Adam Frank – Professor Frank is a leading expert on the final stages of evolution for stars like the sun, and his computational research group at the University of Rochester has developed advanced supercomputer tools for studying how stars form and how they die. His research focuses on the birth of stars and death of stars. Most of his studies employ the equations of fluid dynamics applied to astrophysical environments and his studies of hypersonic beams of plasma from dying solar-mass stars involve the study of astrophysical magneto-hydrodynamics (MHD). Professor Frank’s research group has developed the AstroBEAR Adaptive Mesh Refinement de used for simulating MHD systems in various astrophysical contexts. In his writing for broader audiences, Frank is interested in the intersection between science and other aspects of human culture. The relationship between science and the human sense of spirituality or "sacredness" as defined by scholars such as Mircea Eliade and William James represents one domain of his work. Issues related to science, technology, and the human future—particularly in light of climate change—represents another dimension of his interests. Ongoing studies, both scientific and philosophical into the nature of consciousness and its place in the physical world comprises another area Frank explores in his writing.
Miki Nakajima – Professor Nakajima is a planetary scientist studying origin and evolution of planets and moons in the solar system and beyond. Her goal is to build theoretical models to explain geochemical, geophysical, and astronomical observations. Her research focuses on the formation and evolution of terrestrial planets.
Alice Quillen – Professor Quillen’s research includes observational, numerical and theoretical studies of the dynamics of exoplanets, moons, satellites, planetesimals and gas in circumstellar disks, asteroids, and the dynamics of stars in galaxies. She also works on particle integration codes, active and viscoelastic soft matter, granular systems, the transient dimming sky (light curves), biophysics and robotic physics, quantum information, and active galactic nuclei. Her lab focuses on experiments of active biological materials, granular systems relevant to rubble asteroids and low cost robotics.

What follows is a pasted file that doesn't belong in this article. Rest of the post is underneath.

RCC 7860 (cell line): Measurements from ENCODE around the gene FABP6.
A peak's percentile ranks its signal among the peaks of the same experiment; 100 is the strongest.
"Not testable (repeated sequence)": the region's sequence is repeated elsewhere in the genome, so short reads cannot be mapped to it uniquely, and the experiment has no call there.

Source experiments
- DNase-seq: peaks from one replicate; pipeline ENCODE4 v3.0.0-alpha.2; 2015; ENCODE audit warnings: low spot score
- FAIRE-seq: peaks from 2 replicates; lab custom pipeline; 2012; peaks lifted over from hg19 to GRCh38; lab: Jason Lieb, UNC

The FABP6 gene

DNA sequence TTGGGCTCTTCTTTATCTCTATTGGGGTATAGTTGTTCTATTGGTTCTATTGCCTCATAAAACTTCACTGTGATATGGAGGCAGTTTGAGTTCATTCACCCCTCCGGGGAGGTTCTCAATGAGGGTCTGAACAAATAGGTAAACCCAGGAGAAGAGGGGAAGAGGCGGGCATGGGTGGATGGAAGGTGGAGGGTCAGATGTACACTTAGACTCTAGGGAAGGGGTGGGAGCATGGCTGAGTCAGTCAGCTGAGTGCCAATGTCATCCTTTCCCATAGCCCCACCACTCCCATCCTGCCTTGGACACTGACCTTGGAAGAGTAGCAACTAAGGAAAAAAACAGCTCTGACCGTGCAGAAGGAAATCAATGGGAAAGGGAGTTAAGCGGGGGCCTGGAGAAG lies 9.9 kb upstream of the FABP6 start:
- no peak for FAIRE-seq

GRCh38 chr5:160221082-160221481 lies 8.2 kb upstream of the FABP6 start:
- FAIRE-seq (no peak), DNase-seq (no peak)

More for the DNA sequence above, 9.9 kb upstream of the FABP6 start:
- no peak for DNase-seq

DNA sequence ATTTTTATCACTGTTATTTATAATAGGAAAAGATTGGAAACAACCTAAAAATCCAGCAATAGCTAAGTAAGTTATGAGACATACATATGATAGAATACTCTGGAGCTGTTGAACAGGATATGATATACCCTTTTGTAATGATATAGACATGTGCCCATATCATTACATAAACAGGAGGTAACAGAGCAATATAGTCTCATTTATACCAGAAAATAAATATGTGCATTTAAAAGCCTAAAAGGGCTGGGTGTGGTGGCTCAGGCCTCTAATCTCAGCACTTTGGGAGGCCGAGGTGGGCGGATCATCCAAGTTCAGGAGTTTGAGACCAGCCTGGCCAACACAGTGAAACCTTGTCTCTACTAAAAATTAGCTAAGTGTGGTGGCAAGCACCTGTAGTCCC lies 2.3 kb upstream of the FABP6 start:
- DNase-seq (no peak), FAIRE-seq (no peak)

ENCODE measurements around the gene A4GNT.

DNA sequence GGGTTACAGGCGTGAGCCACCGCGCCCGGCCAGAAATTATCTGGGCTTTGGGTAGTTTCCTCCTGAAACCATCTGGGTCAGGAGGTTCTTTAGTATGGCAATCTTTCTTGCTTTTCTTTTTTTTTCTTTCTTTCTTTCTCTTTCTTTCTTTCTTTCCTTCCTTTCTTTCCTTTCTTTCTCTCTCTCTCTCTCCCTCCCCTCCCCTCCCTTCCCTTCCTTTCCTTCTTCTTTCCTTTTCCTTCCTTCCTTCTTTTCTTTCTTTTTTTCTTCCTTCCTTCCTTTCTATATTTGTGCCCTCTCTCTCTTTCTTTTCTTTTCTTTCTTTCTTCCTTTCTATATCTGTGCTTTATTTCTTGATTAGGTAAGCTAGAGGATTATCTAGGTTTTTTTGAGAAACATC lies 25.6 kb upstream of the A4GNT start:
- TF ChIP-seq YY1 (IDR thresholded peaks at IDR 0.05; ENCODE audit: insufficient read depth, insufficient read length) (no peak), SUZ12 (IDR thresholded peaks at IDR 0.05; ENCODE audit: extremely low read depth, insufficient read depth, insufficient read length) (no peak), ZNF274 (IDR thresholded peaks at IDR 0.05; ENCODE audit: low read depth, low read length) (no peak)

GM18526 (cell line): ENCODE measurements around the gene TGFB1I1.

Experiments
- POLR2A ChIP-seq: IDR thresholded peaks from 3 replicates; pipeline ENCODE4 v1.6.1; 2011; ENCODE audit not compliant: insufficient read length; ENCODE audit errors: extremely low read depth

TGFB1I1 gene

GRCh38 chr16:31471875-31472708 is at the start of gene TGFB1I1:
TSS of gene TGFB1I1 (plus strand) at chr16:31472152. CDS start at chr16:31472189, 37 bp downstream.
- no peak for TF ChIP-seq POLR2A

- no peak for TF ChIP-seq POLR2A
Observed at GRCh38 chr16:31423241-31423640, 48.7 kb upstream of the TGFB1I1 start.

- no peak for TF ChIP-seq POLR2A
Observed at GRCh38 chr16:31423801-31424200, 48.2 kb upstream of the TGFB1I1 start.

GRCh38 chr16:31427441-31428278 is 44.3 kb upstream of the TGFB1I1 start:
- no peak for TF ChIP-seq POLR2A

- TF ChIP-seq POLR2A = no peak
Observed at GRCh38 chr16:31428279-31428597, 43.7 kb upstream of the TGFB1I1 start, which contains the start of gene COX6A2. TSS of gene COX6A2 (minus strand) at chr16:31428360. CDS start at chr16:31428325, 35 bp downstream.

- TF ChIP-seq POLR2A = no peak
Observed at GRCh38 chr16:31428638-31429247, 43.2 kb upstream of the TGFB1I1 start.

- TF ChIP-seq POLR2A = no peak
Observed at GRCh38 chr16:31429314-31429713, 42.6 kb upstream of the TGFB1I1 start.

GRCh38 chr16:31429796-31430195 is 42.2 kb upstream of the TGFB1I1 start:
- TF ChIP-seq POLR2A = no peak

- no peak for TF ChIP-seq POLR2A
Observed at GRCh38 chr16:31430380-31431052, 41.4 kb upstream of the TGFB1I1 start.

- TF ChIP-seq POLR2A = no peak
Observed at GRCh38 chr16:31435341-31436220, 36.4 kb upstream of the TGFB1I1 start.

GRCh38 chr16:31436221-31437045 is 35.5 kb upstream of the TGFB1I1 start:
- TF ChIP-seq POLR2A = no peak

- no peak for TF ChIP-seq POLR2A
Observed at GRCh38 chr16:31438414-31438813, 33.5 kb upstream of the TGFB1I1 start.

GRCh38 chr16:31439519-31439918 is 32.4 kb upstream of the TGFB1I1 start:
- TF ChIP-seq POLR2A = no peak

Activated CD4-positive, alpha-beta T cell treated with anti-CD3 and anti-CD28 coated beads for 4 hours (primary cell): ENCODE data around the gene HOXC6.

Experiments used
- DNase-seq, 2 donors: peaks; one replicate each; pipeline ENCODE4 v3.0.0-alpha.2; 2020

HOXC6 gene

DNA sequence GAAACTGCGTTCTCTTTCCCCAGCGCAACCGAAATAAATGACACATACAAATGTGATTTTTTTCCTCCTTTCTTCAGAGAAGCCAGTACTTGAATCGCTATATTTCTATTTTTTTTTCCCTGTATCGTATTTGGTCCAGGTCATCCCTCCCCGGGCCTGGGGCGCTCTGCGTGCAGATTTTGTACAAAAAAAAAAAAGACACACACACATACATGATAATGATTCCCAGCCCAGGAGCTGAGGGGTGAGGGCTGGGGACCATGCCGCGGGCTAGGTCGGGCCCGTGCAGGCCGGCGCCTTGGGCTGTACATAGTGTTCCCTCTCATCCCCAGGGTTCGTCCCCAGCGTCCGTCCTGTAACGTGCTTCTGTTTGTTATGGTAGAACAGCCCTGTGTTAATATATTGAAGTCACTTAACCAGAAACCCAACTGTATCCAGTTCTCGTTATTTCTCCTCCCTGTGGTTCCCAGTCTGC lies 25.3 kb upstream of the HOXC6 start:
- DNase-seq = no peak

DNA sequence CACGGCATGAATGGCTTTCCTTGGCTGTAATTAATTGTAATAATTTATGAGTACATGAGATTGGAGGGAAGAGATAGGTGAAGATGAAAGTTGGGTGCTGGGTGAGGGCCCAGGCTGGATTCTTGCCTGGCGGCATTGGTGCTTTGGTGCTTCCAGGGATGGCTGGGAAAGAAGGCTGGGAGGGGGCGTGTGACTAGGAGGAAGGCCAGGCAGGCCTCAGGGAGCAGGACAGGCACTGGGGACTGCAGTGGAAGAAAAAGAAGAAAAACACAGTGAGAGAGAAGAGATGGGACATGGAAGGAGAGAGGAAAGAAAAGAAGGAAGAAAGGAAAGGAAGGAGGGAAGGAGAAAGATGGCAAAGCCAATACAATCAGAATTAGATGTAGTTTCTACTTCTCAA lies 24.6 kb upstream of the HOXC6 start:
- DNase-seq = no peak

John Tarduno – Professor Tarduno studies the nature of Earth’s early magnetic field and the implications for Earth evolution, from core to atmosphere. Unique facilities allow Professor Tarduno and his students to measure the magnetization of individual silicate particles. The group is also investigating the magnetic signature of meteorites as probes of parent body history, giving scientists a unique window into the assembly and thermal history of the protoplanets in the early solar system.
Petros Tzeferacos – Professor Tzeferacos’ Flash Center for Computational Science at the Department of Physics & Astronomy of the University of Rochester is home to several cross-disciplinary computational research projects at the intersection of plasma astrophysics, laboratory high energy density physics, and fusion energy. Anchoring the Center's work is the FLASH code, an open multiphysics simulation code for plasma physics and astrophysics with a wide international user base in academia, the national laboratories, and industry. Flash Center research combines theory, numerical modeling, and laboratory experiments, to study primarily fundamental astrophysical plasma processes, and applications in plasma astrophysics, high energy density physics (HEDP), inertial fusion energy (IFE), computational fluid dynamics (CFD), and numerical methods for high-performance computing (HPC).
Dan Watson – Professor Watson currently specializes in star and planet formation, studied respectively via spectroscopic observations of the evolution of protostellar systems and protoplanetary disks. He has leadership roles in several large ongoing programs on the James Webb Space Telescope (JWST) and the Hubble Space Telescope (HST). He also leads ongoing observing programs on the Gemini Observatory. Central roles in these programs are the use of integral-field-unit (IFU) imaging spectrometers, particularly the JWST Near-Infrared Spectrograph (NIRSpec) and Mid-Infrared Instrument (MIRI), and the Gemini Multi-object Spectrograph on the Gemini South 8-meter telescope (GMOS-S). The evolution of protostars and protoplanetary disks, and the feedback between protostars and their birth environments, are revealed through the mapping of spectral lines from molecules, neutral atoms and ions, and through the mapping of broader absorption features of minerals and complex ices, within these image cubes. Professor Watson interprets and models these observations using a wide variety of fluid-dynamical codes, some community-standard and some of his own and his group’s invention. Currently these activities are dominated by use and creation of magnetohydrodynamic shock codes, in support of JWST, HST and Gemini spectral-line observations.